wp_20170103_15_16_43_proAfter unpacking, I walked up to Wawel castle area to get some views and that was freezing, windy, and snowy. Then walked around the market square area and drank mulled wine, had some snacks, and went back to my hotel. Then went out to dinner at an iconic and historic restaurant with the guy I met on the train from the airport in Warsaw and his friend from business school. It was a great time!! After dinner we went to a vodka bar and tasted 12 vodkas and shared stories. I’m happy to have these new friends!

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This morning I took a walking tour of Jewish Krakow and learned all about the Ghetto in Krakow and what happened here during ww2, about Oskar Schindler and his factory, and about Jews and Judaism in Krakow and Poland throughout history and today. The guide, “Golden,” was fantastic. The tour company was “Free Walking Tours.” I’d recommend them for sure. I almost quit the tour after an hour because it was so cold, but am so happy to have stuck with it.

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Then I went to a hair salon to get a hair wash and dry 🙂 it was time. Very good quality and Poland is inexpensive for me, so the whole thing with a good tip cost $15! Then for an excellent lunch at a Polish restaurant. I got more hot wine and cabbage rolls kind of like the ones my Bubbie made 🙂 The tastes from Polish food are very similar to the ones we have at Jewish family events. I really love it!

wp_20170104_11_39_14_proI walked around the rest of the afternoon and then met up with a friend of my colleague’s for drinks, dinner at another great, traditional restaurant, and then more drinks! He’s from Poland but lives in Boston so I’m very excited to have another friend in Boston 🙂 I laughed a ton tonight, and deeply, which is pretty rare when I’m on the road (rare enough that I immediately take note when it happens) so that was really special.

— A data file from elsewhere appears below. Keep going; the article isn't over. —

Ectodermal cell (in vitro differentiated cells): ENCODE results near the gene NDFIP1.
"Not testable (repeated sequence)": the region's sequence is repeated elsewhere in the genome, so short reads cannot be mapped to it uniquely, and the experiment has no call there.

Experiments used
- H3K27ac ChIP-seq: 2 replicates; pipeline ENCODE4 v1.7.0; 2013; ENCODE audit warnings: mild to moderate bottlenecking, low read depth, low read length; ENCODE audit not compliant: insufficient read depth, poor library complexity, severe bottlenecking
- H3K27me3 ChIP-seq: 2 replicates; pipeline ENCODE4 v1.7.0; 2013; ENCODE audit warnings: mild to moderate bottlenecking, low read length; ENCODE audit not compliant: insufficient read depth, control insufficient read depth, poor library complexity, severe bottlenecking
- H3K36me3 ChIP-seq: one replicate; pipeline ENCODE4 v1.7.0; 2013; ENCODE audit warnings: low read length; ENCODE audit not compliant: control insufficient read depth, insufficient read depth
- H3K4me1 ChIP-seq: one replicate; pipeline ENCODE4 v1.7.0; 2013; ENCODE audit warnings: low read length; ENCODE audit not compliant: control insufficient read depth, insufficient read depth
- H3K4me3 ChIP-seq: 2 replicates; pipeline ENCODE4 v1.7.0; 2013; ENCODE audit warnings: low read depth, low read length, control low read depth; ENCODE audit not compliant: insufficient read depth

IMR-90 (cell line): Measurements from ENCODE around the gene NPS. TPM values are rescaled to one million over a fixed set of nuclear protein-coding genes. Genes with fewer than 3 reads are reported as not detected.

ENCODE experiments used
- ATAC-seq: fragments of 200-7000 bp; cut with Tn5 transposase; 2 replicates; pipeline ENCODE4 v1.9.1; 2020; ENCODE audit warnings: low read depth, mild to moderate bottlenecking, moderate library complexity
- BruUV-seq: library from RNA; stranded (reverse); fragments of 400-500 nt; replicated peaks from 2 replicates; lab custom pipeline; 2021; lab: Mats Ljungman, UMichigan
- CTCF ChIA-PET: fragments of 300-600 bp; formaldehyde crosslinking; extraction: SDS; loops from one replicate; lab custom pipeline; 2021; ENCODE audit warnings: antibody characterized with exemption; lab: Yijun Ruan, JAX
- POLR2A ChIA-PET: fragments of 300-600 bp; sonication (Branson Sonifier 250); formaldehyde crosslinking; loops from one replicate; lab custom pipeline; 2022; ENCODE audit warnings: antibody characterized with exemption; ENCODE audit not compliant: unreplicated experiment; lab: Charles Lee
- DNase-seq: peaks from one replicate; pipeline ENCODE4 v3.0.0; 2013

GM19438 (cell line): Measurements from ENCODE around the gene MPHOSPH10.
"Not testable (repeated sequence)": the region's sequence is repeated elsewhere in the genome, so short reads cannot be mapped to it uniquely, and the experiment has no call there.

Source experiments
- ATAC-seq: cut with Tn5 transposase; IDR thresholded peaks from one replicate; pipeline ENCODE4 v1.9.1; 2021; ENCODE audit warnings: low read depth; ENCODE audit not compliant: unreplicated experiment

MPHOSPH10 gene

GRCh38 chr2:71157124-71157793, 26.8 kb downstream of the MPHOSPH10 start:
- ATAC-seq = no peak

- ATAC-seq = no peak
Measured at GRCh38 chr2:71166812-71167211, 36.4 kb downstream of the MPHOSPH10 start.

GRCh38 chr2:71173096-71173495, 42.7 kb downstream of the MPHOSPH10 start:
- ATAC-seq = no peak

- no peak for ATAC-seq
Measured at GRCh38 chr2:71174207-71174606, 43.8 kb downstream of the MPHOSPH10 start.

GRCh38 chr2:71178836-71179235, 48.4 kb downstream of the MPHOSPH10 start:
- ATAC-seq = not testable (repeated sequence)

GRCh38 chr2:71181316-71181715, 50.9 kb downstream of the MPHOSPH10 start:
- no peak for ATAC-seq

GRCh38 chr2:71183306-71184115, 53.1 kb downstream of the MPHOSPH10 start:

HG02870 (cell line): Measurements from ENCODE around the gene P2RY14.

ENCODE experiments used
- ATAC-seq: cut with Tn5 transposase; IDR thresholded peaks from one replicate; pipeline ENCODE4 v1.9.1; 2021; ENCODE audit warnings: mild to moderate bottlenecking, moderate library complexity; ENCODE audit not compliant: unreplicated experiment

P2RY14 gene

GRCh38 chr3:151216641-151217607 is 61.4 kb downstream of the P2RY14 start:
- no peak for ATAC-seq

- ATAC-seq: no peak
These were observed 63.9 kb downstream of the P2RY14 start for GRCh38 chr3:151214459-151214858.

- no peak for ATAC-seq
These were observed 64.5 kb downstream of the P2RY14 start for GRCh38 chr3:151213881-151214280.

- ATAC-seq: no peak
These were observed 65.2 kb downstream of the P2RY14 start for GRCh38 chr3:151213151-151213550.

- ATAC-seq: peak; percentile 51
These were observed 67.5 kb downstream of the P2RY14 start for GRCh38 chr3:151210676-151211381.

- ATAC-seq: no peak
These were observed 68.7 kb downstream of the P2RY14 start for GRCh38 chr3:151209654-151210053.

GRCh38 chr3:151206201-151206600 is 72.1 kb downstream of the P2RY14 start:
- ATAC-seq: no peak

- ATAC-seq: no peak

wp_20170103_15_57_16_proTomorrow is a big day. I’m heading to a tour of Auschwitz and Birkenau, then to Katowice, where I’ll catch the train through Ostrava, Czech Republic, and finally to Prague for the night.

Love, Annie

Magical History Tour

January 2, 2017

Dear Family and Friends,

Today was a great day. First stop was the Palace of Culture and Science. I arrived before it opened so went to get a nice espresso and sandwich for breakfast. Then went back to go up to the 30th floor to see Warsaw from above. It was snowy and foggy so there wasn’t much to see but I’m still glad to have went.

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After that I took the metro to the Museum of History of the Polish Jews. I found it informative yet very busy. It wasn’t crowded, but the exhibits were not simple, somewhat hard to follow. Jewish people have lived in Warsaw for a long time. wp_20170102_11_20_34_proBefore WW2 Warsaw was 30% Jewish. Now most have either been killed or left. There were about 400 synagogues, but now there are 2. I also learned that Lodz became a major textile industry hub in the late 1800s. Now it makes sense that my ancestors (and a lot of others) worked in the textile industry when they migrated from Poland to the United States in the early 1900s. wp_20170102_13_08_41_pro

After the museum I walked to the Old Town and for a walking tour of “WW2 Warsaw.” It was freezing but great, very informative. I learned more about how the city was leveled, the two uprisings, and the reconstruction. Then ate a late lunch of sour rye soup and sausage. Really delicious!

wp_20170102_10_39_23_proThen I went on a Polish Vodka tour which was fantastic. We tasted seven kinds of Polish vodkas, a few rye, potato, herbal vodka “for your health” a infused, one made with a medieval recipe, etc. I learned about the history of vodka, history of vodka in Poland, and about drinking customs. Our guide was a real badass. wp_20170102_15_52_50_pro

Also learned that the cabbage and sausage dish I ate yesterday is called “bigos” and each family has a different recipe. And that bigos pairs well with vodka.

Tomorrow I’ll go to Krakow, try pierogi, and am not sure what else!  Hope you are great!!

Love,
Annie

 

“Cześć” and “Dziękuję”